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Related articles from Land Trust partners and Whatcom County community members!


A school district declares “Treaty Day” and in so doing, recognizes one of the most important events of Pacific Northwest chronology, the Point Elliott Treaty of 1855. The people of Te’ti’sen (Ferndale) have taken an historical step toward acknowledging the rich history of many of its students and alumni. A Children of the Setting Sun documentary.

Whatcom Talk Article by Margaret Bikman

Experience International is a local non-profit, celebrating its 33rd year, that focuses on cultural and technical exchanges related to the agricultural and natural resource sectors around the world.
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Re: Climate (2020.08)

For many of us, stay-at-home orders have resulted in more time with our children and a renewed focus on the natural world. That makes now the perfect time to talk to your kids about climate change.
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Stimpson sign at entrance

How To Safely Enjoy Bellingham and Whatcom County Parks

Bellingham is home to 3,400 acres of parklands and 80 miles of trails, all of which remain open during Washington’s “Stay Home, Stay Healthy” order. This has been great news for locals looking to get outside and exercise. 
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Economic, Environmental, & Social Benefits of Recreational Trails

Washington State is home to unparalleled natural resources ranging from extensive coastlines, snow-peaked mountains, and arid river valleys. Through investments in well-maintained trail networks supported by the state, the federal government, tribes, local communities, non-profits, volunteers, and other organizations, these resources provide recreational opportunities to millions of residents and visitors. In total, residents and visitors spend approximately 292 million days per year on recreational trails to walk, run, hike, bike, or backpack.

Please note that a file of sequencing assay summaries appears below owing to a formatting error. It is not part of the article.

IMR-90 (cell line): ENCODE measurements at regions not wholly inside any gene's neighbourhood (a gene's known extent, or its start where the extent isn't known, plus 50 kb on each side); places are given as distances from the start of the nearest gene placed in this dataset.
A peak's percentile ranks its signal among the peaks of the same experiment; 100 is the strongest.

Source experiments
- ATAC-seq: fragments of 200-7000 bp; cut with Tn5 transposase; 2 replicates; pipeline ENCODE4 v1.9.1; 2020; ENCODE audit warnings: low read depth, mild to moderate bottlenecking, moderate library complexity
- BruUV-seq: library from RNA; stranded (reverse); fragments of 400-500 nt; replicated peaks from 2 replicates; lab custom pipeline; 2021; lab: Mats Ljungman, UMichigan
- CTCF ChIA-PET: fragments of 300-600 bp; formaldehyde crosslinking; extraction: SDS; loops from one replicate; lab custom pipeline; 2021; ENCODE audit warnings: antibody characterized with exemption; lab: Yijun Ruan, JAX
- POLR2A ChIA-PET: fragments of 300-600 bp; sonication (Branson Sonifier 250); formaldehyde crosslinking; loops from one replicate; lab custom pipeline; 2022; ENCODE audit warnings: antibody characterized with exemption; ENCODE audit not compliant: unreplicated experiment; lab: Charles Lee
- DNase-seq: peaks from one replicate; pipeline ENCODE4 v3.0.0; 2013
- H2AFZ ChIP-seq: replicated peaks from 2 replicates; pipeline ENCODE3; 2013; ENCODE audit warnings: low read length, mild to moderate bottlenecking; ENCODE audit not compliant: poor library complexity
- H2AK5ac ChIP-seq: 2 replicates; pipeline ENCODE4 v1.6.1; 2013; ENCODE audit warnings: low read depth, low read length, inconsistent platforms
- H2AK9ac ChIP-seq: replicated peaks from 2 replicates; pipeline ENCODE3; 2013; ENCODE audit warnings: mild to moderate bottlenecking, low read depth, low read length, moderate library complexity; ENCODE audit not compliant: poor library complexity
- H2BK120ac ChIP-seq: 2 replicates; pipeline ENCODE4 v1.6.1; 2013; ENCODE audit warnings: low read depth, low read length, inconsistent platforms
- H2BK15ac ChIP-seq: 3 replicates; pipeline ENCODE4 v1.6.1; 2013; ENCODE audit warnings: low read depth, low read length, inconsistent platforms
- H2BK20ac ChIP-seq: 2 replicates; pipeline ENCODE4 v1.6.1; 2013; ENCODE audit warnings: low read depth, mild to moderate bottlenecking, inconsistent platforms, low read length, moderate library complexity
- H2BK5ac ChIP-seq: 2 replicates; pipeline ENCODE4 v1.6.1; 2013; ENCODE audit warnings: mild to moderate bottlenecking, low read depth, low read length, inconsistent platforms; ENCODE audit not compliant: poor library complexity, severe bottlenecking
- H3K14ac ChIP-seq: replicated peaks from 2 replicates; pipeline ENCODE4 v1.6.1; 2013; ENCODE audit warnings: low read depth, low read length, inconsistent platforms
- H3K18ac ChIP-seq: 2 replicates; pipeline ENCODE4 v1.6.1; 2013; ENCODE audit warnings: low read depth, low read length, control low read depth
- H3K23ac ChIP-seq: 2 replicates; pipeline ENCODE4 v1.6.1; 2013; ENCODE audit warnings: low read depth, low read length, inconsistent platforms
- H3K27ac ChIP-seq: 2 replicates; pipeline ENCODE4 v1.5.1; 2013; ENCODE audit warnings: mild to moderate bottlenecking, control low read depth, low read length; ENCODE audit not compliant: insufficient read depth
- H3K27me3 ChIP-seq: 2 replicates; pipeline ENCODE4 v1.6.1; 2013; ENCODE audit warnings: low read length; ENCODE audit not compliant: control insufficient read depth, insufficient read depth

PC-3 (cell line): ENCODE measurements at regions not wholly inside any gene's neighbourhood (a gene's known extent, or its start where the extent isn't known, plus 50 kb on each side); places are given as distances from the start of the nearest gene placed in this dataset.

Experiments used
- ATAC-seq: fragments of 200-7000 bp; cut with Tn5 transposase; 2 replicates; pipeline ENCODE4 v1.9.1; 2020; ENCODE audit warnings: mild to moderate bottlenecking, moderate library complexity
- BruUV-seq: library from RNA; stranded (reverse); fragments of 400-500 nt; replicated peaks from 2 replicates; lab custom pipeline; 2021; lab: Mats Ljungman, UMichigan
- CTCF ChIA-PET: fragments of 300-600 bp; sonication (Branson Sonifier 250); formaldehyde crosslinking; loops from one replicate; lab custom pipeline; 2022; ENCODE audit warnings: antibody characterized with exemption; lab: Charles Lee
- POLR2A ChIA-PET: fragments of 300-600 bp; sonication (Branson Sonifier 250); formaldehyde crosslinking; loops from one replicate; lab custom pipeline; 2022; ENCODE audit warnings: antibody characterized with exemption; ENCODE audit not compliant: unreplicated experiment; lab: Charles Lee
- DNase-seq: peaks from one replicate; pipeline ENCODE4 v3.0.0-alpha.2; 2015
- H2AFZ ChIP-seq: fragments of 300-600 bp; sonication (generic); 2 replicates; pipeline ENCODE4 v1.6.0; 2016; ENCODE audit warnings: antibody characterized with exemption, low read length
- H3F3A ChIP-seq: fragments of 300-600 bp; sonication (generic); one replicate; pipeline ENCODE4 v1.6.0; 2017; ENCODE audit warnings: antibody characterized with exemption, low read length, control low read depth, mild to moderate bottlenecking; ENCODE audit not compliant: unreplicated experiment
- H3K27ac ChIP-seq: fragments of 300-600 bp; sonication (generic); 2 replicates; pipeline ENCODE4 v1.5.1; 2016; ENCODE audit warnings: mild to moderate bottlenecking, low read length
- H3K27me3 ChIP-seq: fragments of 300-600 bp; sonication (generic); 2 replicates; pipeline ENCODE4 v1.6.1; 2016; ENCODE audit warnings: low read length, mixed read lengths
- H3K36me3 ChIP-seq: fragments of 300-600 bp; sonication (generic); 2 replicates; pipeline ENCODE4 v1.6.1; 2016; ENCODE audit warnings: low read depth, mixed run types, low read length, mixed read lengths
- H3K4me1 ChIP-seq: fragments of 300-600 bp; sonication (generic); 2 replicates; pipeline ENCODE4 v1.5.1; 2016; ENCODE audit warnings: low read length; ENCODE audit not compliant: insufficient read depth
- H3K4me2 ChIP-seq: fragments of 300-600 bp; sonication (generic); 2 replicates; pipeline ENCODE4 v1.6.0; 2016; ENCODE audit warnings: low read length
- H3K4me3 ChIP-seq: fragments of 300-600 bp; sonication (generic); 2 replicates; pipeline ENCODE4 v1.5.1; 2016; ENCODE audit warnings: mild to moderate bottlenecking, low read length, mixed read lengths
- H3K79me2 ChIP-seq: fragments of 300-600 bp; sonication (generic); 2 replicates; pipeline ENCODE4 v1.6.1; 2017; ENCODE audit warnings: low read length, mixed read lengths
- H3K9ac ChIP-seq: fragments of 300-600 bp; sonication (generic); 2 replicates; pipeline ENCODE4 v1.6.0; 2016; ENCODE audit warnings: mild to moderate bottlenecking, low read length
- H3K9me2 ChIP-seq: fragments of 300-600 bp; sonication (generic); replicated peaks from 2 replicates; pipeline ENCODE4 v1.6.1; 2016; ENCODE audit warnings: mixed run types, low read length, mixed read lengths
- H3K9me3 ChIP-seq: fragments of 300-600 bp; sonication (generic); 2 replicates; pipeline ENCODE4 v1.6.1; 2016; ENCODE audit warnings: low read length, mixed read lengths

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Other news Carbon Credits

What are Carbon Credits?

A carbon credit is a generic term for any tradable certificate or permit representing the right to emit one tonne of carbon dioxide or the mass of another greenhouse gas with a carbon dioxide equivalent (tCO2e) equivalent to one tonne of carbon dioxide.
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Elliott State Forest near Coos Bay, Ore. (Oregon Department of State Lands)

Pacific Northwest forests fit trifecta for curbing climate change — if we stop logging them

Study shows trees along the coast and in the Cascade and Olympic mountains have the most potential to sequester carbon.
A new study finds some Northwest forests have a lot of potential to capture carbon and offset climate change. That is, if they’re preserved and not logged.
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Other news Dead Zone

What is a Dead Zone?

Less oxygen dissolved in the water is often referred to as a “dead zone” because most marine life either dies, or, if they are mobile such as fish, leave the area. Habitats that would normally be teeming with life become, essentially, biological deserts.
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Other news Community Forests

What is a Community Forest?

A community forest offers the local community value and benefits from the land, access and rights to the forest resources, and participation in management decisions. These forests can be managed for timber production, agroforestry, recreation and/or watershed protection. Community forests are permanently protected and typically owned by a local government or community-based nonprofit, such as a land trust.
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Killer Whales in the Pacific Northwest. Photo from National Fish and Wildlife Foundation

Killer Whale Research and Conservation Program

Killer whales play a key role in the ecological and cultural fabric of the Pacific Northwest. Resident populations of killer whales in the Pacific Northwest saw steep declines in the early 1970s and have failed to recover even with increased management protection since then.
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